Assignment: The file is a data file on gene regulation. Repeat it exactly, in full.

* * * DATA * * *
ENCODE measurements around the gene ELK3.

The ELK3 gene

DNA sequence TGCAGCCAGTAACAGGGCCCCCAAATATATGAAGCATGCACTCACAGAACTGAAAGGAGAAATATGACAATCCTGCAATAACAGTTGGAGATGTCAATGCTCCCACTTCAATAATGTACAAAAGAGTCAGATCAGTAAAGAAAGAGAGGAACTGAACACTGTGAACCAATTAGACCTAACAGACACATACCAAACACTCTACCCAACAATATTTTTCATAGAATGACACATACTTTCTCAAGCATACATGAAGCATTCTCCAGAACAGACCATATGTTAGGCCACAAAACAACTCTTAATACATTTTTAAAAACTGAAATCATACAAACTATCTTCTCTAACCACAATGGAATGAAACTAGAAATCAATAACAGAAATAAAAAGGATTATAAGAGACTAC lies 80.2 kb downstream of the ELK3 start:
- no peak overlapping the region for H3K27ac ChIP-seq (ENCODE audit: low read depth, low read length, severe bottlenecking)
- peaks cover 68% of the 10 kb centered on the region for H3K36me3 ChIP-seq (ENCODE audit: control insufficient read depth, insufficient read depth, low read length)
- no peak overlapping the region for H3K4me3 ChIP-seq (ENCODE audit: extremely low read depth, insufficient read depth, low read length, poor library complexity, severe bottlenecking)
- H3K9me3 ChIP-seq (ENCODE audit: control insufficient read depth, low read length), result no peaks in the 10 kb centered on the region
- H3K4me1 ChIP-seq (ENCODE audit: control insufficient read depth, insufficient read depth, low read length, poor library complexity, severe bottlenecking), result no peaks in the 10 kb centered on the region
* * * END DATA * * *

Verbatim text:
ENCODE measurements around the gene ELK3.

The ELK3 gene

DNA sequence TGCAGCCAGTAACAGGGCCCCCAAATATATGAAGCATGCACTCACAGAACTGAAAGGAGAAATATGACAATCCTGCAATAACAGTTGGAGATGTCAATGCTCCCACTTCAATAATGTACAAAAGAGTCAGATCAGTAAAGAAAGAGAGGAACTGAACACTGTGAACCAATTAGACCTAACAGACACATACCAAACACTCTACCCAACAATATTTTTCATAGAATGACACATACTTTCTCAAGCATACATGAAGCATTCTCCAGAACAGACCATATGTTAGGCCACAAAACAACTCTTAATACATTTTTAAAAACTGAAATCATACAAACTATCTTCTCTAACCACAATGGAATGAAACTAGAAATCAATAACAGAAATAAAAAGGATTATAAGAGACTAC lies 80.2 kb downstream of the ELK3 start:
- no peak overlapping the region for H3K27ac ChIP-seq (ENCODE audit: low read depth, low read length, severe bottlenecking)
- peaks cover 68% of the 10 kb centered on the region for H3K36me3 ChIP-seq (ENCODE audit: control insufficient read depth, insufficient read depth, low read length)
- no peak overlapping the region for H3K4me3 ChIP-seq (ENCODE audit: extremely low read depth, insufficient read depth, low read length, poor library complexity, severe bottlenecking)
- H3K9me3 ChIP-seq (ENCODE audit: control insufficient read depth, low read length), result no peaks in the 10 kb centered on the region
- H3K4me1 ChIP-seq (ENCODE audit: control insufficient read depth, insufficient read depth, low read length, poor library complexity, severe bottlenecking), result no peaks in the 10 kb centered on the region